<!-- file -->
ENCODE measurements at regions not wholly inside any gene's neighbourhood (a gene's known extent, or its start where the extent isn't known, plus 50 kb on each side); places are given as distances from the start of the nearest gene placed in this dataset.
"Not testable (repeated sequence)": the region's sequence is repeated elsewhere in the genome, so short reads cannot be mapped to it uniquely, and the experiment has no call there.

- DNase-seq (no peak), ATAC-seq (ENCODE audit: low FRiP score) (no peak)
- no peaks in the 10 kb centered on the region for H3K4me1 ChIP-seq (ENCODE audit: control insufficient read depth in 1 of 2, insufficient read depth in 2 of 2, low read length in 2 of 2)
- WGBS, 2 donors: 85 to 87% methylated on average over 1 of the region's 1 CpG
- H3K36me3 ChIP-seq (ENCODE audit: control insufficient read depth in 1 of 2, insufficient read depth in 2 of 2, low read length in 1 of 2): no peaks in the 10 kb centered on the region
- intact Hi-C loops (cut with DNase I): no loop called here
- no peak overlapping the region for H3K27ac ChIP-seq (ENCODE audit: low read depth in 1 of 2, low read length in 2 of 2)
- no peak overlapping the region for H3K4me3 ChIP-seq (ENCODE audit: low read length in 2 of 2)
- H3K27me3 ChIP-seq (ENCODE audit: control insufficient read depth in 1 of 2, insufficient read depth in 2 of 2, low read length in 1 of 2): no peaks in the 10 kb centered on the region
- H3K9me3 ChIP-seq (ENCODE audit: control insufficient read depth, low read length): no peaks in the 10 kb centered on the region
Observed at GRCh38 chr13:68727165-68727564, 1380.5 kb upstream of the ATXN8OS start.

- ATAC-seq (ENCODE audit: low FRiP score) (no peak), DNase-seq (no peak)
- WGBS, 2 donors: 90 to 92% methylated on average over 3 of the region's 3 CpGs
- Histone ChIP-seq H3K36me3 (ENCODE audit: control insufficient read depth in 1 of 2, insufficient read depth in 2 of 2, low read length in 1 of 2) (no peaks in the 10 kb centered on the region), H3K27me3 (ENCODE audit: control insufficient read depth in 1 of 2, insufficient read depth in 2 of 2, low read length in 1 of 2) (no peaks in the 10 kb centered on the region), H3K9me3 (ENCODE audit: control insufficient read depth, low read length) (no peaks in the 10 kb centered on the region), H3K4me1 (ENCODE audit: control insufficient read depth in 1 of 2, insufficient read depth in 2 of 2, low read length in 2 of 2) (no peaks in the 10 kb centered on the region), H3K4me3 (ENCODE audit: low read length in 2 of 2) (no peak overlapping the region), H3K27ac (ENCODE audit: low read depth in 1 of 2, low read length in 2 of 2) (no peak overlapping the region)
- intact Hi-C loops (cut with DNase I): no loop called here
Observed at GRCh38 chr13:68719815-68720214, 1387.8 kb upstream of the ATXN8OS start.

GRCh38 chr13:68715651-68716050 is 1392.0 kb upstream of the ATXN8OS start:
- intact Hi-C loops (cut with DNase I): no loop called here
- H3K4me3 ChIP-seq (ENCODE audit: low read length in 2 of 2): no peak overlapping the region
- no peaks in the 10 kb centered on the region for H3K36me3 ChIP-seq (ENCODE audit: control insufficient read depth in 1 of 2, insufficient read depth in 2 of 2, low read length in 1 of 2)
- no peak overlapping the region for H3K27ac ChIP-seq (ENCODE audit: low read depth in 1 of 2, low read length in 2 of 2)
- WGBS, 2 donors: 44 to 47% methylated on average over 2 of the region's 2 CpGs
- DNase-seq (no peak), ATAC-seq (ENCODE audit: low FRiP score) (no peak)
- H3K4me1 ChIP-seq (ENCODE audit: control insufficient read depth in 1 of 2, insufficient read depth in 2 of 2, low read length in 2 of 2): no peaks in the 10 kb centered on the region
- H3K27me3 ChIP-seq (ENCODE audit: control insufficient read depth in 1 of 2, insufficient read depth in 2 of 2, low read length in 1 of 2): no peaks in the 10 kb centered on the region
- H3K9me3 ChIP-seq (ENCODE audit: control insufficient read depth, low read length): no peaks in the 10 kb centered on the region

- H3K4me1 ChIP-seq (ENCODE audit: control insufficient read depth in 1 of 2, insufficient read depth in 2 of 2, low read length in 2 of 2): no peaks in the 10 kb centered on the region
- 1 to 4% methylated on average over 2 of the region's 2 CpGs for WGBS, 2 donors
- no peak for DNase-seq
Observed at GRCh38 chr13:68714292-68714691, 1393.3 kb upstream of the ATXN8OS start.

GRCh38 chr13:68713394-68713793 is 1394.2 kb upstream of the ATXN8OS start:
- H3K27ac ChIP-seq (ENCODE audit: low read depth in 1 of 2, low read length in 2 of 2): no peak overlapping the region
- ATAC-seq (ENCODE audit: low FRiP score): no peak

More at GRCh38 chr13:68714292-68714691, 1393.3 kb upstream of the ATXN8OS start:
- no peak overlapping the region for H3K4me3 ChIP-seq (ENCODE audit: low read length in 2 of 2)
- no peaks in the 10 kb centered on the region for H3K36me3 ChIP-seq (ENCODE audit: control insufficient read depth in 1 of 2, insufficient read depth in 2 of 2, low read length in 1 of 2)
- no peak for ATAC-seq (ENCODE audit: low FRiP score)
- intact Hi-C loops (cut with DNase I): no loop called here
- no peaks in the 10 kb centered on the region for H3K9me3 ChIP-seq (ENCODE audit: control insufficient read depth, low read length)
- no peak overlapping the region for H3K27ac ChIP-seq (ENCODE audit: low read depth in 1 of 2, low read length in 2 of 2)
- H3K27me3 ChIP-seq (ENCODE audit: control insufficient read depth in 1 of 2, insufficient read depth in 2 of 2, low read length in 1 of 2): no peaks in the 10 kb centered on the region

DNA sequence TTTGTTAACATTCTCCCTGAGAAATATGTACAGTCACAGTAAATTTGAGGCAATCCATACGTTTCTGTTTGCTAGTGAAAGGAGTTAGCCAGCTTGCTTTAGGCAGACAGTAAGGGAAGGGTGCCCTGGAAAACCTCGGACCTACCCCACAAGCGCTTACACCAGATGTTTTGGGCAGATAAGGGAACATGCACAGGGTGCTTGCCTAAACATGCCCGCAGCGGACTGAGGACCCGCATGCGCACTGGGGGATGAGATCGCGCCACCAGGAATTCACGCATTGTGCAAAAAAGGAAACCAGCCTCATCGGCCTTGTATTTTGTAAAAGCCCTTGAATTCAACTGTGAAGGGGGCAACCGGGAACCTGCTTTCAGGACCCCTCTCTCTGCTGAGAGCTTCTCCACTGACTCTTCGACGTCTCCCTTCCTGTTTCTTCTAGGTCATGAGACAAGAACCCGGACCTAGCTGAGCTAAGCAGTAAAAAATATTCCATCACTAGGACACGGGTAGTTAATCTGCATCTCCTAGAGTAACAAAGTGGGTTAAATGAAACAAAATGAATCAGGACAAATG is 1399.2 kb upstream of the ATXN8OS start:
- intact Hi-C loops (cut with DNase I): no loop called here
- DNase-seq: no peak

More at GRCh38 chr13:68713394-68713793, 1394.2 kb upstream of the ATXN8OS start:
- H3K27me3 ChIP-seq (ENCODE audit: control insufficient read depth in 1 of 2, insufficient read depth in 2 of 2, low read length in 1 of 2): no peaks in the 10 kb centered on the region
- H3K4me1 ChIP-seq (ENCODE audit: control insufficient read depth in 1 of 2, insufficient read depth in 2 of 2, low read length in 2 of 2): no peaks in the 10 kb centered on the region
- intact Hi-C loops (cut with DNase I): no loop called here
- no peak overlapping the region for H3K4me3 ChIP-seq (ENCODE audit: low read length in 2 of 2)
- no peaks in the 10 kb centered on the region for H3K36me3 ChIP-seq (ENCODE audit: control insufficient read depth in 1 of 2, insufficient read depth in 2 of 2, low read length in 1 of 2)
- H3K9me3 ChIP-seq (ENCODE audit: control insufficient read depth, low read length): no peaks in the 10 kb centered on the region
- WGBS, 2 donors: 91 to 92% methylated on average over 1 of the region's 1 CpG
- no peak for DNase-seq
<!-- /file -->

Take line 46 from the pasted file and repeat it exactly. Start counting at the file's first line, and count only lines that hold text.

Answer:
More at GRCh38 chr13:68713394-68713793, 1394.2 kb upstream of the ATXN8OS start: